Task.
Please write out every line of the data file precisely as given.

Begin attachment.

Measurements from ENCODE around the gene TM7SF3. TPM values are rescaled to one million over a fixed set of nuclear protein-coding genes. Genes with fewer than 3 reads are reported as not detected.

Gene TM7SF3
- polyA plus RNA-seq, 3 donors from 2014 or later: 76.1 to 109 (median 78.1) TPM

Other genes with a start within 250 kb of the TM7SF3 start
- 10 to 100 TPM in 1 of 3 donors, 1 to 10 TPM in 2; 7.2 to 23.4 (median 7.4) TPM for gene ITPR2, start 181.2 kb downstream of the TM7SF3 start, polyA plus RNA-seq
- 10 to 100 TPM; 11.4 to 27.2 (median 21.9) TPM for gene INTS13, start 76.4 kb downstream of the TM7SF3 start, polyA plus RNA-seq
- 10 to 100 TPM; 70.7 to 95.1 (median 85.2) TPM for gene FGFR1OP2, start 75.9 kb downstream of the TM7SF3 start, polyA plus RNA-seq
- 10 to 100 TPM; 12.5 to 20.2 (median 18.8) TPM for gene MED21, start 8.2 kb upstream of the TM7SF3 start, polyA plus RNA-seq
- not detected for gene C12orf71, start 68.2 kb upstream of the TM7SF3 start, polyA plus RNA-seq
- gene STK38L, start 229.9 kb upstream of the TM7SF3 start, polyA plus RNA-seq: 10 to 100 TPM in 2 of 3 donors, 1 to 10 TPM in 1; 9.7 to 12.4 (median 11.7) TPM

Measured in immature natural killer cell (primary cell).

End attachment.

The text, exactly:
Measurements from ENCODE around the gene TM7SF3. TPM values are rescaled to one million over a fixed set of nuclear protein-coding genes. Genes with fewer than 3 reads are reported as not detected.

Gene TM7SF3
- polyA plus RNA-seq, 3 donors from 2014 or later: 76.1 to 109 (median 78.1) TPM

Other genes with a start within 250 kb of the TM7SF3 start
- 10 to 100 TPM in 1 of 3 donors, 1 to 10 TPM in 2; 7.2 to 23.4 (median 7.4) TPM for gene ITPR2, start 181.2 kb downstream of the TM7SF3 start, polyA plus RNA-seq
- 10 to 100 TPM; 11.4 to 27.2 (median 21.9) TPM for gene INTS13, start 76.4 kb downstream of the TM7SF3 start, polyA plus RNA-seq
- 10 to 100 TPM; 70.7 to 95.1 (median 85.2) TPM for gene FGFR1OP2, start 75.9 kb downstream of the TM7SF3 start, polyA plus RNA-seq
- 10 to 100 TPM; 12.5 to 20.2 (median 18.8) TPM for gene MED21, start 8.2 kb upstream of the TM7SF3 start, polyA plus RNA-seq
- not detected for gene C12orf71, start 68.2 kb upstream of the TM7SF3 start, polyA plus RNA-seq
- gene STK38L, start 229.9 kb upstream of the TM7SF3 start, polyA plus RNA-seq: 10 to 100 TPM in 2 of 3 donors, 1 to 10 TPM in 1; 9.7 to 12.4 (median 11.7) TPM

Measured in immature natural killer cell (primary cell).